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SXU Professor Willie Cobb Gives Back as Hospital Chaplain


Saint Xavier University's (SXU) Willie Cobb, adjunct professor of theology, has been giving back to the community for years, and the COVID-19 pandemic has made his work as a hospital chaplain needed more than ever before.

 Cobb didn't always plan to be a chaplain. While studying for his Master of Divinity in 2012, Cobb was required to complete a chaplaincy pastoral education unit. He was not interested and even tried to get out of it, but he had no idea how greatly chaplaincy would impact his life. On his very first night of chaplaincy, he worked alone supporting a 16-year-old who was six months pregnant and having difficult during labor. Fortunately, the mother and child were okay, but his first experience of chaplain support is what continues to draw him to chaplaincy.

In his eight years of chaplaincy, Cobb describes the COVID-19 pandemic as one of the worst times he's ever seen, with people struggling in every single area of the hospital. These days, Cobb's work is a little different. He spends his time checking hospital charts to see who's passed away and calling families of the deceased to offer them support and help with the funeral process. Since Cobb cannot visit patients directly, he calls them frequently to check on them, and because no one can visit their loves ones in the hospital, he calls the patients' families to offer support.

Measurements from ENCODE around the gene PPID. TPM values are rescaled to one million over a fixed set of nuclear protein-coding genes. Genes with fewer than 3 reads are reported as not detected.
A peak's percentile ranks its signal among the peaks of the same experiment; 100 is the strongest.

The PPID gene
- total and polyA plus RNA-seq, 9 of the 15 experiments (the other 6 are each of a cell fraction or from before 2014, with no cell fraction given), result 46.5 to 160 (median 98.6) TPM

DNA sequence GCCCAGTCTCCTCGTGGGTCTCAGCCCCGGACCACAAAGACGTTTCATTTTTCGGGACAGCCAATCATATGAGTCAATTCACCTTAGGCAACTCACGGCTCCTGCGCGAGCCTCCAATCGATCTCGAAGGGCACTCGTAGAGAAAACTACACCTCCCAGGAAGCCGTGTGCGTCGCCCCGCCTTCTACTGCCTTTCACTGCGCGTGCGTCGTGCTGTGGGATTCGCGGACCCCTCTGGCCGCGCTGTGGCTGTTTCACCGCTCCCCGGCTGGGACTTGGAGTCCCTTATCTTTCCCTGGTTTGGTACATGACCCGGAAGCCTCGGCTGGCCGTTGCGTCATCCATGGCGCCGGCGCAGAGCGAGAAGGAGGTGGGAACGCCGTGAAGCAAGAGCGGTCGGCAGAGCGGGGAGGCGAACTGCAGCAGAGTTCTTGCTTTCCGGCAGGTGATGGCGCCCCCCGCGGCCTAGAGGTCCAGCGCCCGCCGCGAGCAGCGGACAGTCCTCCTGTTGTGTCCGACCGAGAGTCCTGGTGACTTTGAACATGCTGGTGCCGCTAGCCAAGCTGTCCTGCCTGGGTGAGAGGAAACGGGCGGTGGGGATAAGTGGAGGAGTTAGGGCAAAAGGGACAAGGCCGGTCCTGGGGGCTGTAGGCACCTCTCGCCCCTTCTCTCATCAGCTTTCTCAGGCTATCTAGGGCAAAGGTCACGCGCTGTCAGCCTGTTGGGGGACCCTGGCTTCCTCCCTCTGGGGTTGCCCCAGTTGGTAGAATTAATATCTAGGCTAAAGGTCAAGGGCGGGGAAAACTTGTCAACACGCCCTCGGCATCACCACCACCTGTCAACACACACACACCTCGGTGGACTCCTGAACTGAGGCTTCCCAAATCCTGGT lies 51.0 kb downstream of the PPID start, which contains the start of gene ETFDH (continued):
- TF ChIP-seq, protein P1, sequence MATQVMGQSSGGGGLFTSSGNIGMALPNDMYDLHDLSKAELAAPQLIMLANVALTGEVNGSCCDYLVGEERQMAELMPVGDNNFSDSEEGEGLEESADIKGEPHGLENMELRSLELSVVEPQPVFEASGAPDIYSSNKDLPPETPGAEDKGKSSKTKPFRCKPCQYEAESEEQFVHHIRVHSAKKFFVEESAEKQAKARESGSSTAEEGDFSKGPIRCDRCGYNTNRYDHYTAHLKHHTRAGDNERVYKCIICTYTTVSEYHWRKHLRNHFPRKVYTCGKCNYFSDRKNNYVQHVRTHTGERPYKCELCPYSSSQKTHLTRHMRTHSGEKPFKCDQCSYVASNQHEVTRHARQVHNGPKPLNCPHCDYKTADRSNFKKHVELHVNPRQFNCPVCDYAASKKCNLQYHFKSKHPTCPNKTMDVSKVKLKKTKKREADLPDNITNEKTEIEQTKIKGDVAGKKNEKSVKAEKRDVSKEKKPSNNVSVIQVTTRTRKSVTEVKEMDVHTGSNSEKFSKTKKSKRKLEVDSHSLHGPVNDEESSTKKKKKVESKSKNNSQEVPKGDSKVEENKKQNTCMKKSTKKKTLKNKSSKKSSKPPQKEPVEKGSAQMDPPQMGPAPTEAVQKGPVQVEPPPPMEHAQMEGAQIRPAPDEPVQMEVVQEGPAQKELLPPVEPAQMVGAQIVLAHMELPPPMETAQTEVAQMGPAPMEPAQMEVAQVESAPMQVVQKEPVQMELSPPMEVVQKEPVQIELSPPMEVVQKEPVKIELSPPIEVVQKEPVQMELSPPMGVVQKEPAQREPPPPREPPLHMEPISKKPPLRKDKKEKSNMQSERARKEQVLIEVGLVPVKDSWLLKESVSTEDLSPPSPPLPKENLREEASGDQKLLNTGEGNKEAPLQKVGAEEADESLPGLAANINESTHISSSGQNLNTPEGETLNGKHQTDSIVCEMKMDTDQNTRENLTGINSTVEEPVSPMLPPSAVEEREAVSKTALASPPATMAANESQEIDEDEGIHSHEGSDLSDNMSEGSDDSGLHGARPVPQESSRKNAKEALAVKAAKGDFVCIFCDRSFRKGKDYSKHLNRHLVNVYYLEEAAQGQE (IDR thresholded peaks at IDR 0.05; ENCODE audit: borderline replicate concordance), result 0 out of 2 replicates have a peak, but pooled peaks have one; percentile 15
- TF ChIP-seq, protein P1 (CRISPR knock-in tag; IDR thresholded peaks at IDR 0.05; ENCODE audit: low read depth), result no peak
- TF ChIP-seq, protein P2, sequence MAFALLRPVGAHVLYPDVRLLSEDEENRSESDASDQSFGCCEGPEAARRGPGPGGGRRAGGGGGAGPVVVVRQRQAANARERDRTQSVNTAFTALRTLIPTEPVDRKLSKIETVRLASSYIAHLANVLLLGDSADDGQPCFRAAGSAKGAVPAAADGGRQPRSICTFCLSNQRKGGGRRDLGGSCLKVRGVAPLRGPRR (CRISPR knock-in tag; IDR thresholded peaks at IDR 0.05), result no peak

He also serves as support for hospital staff and administration. "When people talk about front line workers, they forget there are other people working in the hospital who need support as well. One of our part-time nursing supervisors recently passed from COVID-19, and making sure her friends at the hospital have the support they need is one of my responsibilities," said Cobb.